Some determinants of milk ingestion in suckling rats


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Abstract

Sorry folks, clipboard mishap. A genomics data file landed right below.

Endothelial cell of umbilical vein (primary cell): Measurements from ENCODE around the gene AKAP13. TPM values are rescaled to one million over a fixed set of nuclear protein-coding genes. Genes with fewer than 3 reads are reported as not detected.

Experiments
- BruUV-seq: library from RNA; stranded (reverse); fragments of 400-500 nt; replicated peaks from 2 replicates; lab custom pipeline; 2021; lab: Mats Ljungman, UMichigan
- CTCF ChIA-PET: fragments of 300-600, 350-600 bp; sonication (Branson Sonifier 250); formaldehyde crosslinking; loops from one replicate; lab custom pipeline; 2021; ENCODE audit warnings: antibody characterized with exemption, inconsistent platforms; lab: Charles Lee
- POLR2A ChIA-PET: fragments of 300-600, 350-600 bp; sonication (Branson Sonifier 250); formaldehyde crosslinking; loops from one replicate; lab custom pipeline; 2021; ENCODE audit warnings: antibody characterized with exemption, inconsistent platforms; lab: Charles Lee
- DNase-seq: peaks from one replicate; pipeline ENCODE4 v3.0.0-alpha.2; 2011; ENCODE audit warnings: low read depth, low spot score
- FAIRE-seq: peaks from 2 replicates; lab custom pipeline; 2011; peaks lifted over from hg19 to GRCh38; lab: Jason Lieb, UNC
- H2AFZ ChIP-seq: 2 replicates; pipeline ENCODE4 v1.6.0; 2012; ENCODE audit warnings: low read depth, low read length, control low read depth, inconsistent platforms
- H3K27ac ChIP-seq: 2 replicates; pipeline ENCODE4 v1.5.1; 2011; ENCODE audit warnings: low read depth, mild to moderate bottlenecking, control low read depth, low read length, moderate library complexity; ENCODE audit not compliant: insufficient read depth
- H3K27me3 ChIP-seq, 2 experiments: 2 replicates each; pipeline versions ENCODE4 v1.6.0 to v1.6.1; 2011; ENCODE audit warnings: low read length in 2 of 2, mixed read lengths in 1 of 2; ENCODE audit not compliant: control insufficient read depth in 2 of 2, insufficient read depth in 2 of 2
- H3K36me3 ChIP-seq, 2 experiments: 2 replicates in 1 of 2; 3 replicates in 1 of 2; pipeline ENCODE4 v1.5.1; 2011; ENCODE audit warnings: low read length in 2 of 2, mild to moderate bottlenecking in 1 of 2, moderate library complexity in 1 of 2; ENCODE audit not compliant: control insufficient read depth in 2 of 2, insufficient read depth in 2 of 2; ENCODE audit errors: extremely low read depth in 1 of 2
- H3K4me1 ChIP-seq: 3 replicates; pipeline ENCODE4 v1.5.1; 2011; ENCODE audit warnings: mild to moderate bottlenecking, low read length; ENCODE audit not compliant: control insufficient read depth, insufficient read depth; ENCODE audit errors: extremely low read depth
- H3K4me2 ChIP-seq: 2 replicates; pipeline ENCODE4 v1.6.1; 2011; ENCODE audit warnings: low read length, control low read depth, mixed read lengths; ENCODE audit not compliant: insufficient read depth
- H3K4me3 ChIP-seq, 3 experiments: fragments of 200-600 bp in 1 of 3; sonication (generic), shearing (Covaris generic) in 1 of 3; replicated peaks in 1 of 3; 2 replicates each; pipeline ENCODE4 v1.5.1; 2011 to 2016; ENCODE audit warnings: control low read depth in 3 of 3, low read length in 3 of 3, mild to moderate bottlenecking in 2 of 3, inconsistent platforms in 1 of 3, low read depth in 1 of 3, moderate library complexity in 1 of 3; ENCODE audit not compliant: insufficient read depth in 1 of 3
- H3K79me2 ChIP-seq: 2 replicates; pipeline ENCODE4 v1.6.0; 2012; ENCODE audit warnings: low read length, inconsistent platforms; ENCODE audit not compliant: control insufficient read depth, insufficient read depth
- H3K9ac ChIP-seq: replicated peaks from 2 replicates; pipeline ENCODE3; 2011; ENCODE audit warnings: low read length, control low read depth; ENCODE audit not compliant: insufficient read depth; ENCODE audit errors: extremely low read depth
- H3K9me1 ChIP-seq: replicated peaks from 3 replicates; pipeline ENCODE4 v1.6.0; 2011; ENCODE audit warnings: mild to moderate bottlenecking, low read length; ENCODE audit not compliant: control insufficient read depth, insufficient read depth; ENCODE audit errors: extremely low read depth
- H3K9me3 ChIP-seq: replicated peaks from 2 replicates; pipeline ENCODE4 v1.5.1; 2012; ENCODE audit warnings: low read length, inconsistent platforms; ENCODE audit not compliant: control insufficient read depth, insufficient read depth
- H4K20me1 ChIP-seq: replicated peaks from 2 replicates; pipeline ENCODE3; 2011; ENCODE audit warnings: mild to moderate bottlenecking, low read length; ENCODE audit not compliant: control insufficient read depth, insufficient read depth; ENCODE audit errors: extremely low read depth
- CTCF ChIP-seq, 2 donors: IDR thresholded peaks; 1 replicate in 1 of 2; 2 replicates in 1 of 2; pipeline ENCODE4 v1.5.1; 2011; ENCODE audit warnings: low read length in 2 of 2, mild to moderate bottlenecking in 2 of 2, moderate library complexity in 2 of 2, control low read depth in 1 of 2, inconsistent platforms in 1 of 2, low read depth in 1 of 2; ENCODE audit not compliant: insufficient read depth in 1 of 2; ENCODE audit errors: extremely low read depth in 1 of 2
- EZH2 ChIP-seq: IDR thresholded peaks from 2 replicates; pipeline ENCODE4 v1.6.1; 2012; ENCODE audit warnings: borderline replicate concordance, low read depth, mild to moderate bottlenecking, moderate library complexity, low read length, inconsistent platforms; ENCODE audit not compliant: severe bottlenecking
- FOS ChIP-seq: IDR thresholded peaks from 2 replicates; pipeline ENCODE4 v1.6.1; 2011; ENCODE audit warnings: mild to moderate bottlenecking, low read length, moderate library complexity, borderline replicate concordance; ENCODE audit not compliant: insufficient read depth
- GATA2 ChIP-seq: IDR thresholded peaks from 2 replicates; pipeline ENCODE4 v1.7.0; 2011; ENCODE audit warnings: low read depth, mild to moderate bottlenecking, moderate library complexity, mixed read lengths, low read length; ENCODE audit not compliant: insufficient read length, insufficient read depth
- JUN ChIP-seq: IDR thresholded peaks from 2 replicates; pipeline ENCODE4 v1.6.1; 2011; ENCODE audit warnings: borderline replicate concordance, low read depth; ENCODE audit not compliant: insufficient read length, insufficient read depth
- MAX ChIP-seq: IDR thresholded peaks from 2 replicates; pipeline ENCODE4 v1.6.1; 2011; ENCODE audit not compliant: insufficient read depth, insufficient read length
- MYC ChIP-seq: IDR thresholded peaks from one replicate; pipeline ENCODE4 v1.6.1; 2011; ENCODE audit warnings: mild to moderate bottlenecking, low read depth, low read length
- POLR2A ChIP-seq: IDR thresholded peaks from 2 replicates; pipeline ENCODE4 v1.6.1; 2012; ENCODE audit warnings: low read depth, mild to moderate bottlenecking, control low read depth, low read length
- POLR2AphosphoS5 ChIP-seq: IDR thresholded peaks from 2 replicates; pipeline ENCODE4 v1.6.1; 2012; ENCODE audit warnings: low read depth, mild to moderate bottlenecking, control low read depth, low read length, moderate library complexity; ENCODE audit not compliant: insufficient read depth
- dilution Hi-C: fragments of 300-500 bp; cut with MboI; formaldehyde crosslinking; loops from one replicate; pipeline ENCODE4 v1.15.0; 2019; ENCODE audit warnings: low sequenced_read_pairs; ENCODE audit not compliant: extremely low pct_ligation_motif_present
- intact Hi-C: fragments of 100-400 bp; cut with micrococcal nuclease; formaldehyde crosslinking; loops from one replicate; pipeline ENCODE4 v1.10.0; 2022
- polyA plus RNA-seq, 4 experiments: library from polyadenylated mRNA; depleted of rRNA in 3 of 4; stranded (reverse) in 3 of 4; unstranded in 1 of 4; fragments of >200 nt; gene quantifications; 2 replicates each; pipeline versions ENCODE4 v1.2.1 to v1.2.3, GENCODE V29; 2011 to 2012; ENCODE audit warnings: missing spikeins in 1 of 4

Eight experiments were conducted to examine several possible determinants and controls of milk intake in 10-day-old preweanling Sprague-Dawley rats. Results indicate that while the amount of milk the mother provides is a major determinant of milk consumption, pups will individually adjust their intake in response to certain treatments. Deprived pups ingested more milk than nondeprived littermate controls if given access to enough milk. Intragastric intubations of skimmed milk or distilled water reduced milk intake; heavy cream or isotonic saline did not. Injections of polyethylene glycol or formalin, which produced hypovolemia, increased milk consumption, and hypertonic saline decreased it. Results indicate that preweanling rats are behaviorally responsive to certain changes in body fluids and suggest that milk intake involves more than an invariant reflex. (30 ref) (PsycINFO Database Record (c) 2006 APA, all rights reserved)

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